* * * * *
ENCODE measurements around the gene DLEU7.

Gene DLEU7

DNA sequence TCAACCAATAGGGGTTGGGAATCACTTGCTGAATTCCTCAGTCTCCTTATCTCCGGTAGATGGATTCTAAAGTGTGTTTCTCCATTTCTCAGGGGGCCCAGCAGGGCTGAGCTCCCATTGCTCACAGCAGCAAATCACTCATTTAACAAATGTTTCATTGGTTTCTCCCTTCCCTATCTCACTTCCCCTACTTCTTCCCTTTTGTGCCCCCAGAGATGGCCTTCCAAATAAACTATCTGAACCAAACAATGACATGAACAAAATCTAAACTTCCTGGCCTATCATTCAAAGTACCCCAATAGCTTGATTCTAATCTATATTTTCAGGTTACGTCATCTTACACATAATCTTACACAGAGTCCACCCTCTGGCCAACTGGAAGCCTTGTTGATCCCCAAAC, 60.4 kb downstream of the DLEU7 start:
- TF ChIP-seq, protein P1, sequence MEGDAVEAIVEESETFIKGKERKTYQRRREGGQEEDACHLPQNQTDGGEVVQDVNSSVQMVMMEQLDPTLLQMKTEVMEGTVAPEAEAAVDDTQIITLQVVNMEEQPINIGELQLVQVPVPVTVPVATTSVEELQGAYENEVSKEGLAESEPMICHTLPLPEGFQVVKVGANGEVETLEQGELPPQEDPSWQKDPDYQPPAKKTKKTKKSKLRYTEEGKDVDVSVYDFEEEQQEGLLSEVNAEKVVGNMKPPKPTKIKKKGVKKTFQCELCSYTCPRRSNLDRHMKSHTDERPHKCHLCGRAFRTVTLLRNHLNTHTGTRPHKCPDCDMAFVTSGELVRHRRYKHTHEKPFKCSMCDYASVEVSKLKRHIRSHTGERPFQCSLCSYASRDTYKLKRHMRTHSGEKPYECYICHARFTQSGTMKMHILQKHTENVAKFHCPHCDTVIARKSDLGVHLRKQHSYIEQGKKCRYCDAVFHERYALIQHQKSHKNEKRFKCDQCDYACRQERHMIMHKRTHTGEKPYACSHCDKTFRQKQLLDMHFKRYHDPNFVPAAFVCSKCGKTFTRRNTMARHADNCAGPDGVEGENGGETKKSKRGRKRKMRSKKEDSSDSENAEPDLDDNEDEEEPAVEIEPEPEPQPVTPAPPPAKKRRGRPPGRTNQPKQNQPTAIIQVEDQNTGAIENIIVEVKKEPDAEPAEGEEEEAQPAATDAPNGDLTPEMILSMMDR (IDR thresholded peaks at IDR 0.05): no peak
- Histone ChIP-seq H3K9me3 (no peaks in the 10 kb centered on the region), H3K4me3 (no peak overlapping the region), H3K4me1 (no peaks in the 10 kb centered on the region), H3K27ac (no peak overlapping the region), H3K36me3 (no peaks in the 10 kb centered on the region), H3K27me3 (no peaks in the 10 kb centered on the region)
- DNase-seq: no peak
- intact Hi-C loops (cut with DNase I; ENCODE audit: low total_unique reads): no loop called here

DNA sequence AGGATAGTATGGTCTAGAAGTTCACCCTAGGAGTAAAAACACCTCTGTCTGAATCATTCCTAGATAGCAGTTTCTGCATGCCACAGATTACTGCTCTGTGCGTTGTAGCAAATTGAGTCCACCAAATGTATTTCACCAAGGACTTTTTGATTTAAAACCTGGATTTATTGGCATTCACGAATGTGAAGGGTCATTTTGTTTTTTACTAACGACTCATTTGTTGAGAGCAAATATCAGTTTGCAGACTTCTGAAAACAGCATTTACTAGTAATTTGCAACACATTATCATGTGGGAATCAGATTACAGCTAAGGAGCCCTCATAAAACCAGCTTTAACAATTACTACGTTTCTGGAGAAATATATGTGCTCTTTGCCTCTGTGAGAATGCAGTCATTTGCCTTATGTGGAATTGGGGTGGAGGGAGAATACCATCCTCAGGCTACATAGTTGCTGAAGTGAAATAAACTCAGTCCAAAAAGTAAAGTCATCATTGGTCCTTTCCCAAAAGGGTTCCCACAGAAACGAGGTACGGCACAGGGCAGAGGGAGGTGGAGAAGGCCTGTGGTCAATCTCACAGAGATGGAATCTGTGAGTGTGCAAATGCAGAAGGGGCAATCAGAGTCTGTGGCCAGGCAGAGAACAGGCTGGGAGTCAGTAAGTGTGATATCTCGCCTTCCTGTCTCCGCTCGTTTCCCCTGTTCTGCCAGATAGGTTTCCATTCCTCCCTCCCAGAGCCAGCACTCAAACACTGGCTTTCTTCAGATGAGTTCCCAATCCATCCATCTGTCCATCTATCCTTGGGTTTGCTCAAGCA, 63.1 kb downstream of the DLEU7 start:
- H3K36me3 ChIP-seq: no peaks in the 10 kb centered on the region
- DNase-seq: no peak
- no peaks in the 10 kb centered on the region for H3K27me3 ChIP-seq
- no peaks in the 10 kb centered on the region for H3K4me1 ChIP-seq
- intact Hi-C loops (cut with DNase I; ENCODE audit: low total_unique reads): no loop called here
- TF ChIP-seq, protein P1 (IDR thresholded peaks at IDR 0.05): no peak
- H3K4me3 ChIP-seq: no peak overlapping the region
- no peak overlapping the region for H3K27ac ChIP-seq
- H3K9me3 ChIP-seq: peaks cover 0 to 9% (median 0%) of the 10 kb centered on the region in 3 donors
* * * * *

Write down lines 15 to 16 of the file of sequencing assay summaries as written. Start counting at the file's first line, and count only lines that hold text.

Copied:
- H3K4me3 ChIP-seq: no peak overlapping the region
- no peak overlapping the region for H3K27ac ChIP-seq